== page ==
Learning Cities: Philosophy, History, and Experiences From Africa

Learning Cities: Philosophy, History, and Experiences From Africa

Peggy Gabo Ntseane (University of Botswana, Botswana) and Idowu Biao (University of Botswana, Botswana)
Copyright: © 2019 |Pages: 21
DOI: 10.4018/978-1-5225-8134-5.ch004

Abstract

This chapter opens up with the suggestion that the “leaning cities” concept may well apply to ancient cities since learning has characterized life in all cities of the world since time immemorial. However, it is acknowledged that the “learning cities” construct was specifically originated during the 20th century for the purpose of assisting city dwellers cope with the challenges of modern city life. Dwelling on the situation in Sub-Saharan Africa, the chapter reveals that learning cities projects are not currently popular in the sub-continent. This lack of interest has been attributed to the fact that Africans were never and are still not taken along during the process of transformation of both ancient and modern spaces into cities. Consequently, it is here recommended that a transformative learning process that uses both indigenous knowledges and endogenous city clusters as learning pads should be adopted for the revitalization of the implementation of learning cities projects in Sub-Saharan Africa.
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Learning Cities Within The Context Of Ancient Cities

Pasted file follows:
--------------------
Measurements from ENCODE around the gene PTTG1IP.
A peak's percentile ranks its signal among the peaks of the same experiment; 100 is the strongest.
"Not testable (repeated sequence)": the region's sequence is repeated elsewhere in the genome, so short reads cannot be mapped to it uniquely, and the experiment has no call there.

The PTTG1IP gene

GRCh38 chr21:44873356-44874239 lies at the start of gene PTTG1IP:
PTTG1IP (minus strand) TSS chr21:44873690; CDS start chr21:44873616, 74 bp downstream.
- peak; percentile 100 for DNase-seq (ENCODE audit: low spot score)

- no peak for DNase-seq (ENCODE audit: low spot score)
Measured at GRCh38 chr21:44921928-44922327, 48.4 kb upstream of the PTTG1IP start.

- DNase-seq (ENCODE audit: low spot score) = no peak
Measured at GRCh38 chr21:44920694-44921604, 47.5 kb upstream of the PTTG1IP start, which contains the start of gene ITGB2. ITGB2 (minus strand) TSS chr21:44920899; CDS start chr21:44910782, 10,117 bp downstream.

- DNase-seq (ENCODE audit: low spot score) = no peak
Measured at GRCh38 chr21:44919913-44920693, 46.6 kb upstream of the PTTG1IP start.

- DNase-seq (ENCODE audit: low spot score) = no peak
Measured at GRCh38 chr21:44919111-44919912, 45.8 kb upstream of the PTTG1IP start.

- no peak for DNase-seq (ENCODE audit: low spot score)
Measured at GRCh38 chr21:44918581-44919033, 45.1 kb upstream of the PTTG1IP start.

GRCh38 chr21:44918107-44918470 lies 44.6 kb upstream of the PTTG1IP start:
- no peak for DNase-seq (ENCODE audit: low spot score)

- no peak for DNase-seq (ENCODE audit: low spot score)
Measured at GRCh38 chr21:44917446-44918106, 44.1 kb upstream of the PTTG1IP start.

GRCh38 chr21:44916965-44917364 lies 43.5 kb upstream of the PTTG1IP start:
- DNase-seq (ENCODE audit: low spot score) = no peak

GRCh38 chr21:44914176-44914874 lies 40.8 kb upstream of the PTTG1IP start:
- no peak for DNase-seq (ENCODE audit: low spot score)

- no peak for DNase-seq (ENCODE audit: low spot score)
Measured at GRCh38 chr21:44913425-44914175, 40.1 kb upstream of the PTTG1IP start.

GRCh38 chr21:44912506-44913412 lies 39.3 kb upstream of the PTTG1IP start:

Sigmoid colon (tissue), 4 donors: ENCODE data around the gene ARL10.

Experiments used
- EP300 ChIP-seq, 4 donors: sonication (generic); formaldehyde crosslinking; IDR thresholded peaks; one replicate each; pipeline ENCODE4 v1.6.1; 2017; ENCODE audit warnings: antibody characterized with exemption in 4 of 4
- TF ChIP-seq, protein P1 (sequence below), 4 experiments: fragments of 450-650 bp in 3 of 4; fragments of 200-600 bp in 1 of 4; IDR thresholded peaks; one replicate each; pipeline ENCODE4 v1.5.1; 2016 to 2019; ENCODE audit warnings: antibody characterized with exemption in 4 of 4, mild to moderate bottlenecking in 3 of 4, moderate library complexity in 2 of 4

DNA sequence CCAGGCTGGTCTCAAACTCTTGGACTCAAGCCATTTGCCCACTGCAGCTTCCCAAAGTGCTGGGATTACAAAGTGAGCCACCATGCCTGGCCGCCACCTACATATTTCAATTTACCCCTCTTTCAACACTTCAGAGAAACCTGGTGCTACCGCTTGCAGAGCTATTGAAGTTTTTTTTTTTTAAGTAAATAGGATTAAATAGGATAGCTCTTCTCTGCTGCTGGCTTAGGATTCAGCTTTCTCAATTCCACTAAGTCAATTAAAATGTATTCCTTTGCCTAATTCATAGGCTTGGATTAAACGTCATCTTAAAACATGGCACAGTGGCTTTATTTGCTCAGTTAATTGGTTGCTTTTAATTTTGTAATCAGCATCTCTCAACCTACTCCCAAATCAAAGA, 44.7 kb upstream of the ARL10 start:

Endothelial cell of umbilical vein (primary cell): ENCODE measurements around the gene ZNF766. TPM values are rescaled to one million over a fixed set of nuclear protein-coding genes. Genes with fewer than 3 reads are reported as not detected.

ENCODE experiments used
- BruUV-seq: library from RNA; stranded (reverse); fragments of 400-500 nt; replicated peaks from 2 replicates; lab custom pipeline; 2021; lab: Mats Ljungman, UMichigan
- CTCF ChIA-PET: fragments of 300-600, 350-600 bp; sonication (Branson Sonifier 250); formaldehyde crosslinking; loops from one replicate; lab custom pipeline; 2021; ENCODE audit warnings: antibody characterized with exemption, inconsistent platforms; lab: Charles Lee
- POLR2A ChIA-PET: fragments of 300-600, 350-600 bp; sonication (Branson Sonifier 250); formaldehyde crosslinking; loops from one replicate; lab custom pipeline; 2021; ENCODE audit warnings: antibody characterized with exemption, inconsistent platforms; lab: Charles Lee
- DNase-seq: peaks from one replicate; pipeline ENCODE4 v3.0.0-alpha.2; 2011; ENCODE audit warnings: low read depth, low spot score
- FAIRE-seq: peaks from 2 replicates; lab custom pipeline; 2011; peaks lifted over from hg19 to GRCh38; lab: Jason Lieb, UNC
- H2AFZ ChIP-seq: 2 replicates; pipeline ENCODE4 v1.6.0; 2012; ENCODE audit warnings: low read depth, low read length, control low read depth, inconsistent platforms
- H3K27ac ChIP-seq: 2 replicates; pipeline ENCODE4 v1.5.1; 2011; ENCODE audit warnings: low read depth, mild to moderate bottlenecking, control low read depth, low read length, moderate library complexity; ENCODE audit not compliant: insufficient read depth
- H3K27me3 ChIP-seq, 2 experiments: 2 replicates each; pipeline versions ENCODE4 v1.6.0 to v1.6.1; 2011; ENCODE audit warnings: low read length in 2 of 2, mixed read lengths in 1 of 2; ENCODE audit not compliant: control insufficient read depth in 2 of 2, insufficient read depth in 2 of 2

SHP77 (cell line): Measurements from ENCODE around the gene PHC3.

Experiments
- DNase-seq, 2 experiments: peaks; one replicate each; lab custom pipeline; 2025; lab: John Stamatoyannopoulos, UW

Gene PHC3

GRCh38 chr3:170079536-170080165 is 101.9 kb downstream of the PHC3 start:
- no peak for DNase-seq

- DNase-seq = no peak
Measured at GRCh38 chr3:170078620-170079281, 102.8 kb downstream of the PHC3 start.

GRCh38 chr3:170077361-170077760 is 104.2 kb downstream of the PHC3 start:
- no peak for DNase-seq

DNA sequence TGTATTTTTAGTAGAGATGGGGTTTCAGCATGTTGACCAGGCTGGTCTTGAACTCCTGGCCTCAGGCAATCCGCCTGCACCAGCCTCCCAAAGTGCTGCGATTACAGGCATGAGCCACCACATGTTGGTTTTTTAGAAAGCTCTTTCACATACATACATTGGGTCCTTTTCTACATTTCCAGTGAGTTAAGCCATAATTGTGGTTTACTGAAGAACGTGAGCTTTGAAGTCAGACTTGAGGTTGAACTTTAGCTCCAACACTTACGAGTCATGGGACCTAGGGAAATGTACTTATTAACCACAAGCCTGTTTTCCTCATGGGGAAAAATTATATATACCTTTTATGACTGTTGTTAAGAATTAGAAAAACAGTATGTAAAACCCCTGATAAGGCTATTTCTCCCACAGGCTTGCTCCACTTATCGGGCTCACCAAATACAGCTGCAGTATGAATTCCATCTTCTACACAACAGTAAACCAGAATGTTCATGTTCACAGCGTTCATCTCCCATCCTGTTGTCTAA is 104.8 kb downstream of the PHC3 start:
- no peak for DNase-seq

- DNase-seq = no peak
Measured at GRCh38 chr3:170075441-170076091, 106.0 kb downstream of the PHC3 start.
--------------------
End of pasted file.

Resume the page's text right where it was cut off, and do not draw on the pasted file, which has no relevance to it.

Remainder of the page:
As alluded to earlier, all cities that ever existed, did learn. Be they located in Europe, the Americas, Asia, Australia, the Antarctica or Africa. However, whereas the modes and processes of learning on most of these continents have been altered significantly many times over, through wars, technologies and new thinking, in Africa, the changes have not been profound enough to obliterate all traces of the learning cities practices of ancient African cities. While the expectation would have been for this section of the chapter to discuss learning cities practices in all ancient cities of the world, the chapter focuses on African ancient cities because of the fact that the authors are more conversant with the facts relating to ancient Africa.

Key Terms in this Chapter

Smart Cities: Cities that use technologies to promote efficiency and sustainability in city life activities.

Transformative Learning: Learning that challenges old views through a process of disorientation and self-examination which ultimately leads to a change in opinion or behavior.

Philosophy: An area of knowledge that discusses meanings and core issues of phenomena.

Drivers of Lifelong Learning: Factors that make lifelong learning unavoidable and imperative.

Principles of Lifelong Learning: Use of the concept of lifelong learning as instrument or mode for advancing learning under specific environments including social, professional and/or emergency issues environments.

Indigenous Knowledge: Pieces of knowledge belonging to a specific world view that have served a people to live a sustainable kind of life for centuries in parts of the planet earth.

Lifelong Learning: Learning that occurs throughout a lifetime.

Learning Cities: A concept of learning designed to assist city dwellers resolve and cope with the challenges city life present them with.

Industrial Revolution: An 18 th and 19 th century human achievement in massive production of mechanical machinery that has come to reduce muscular energy use in labor.

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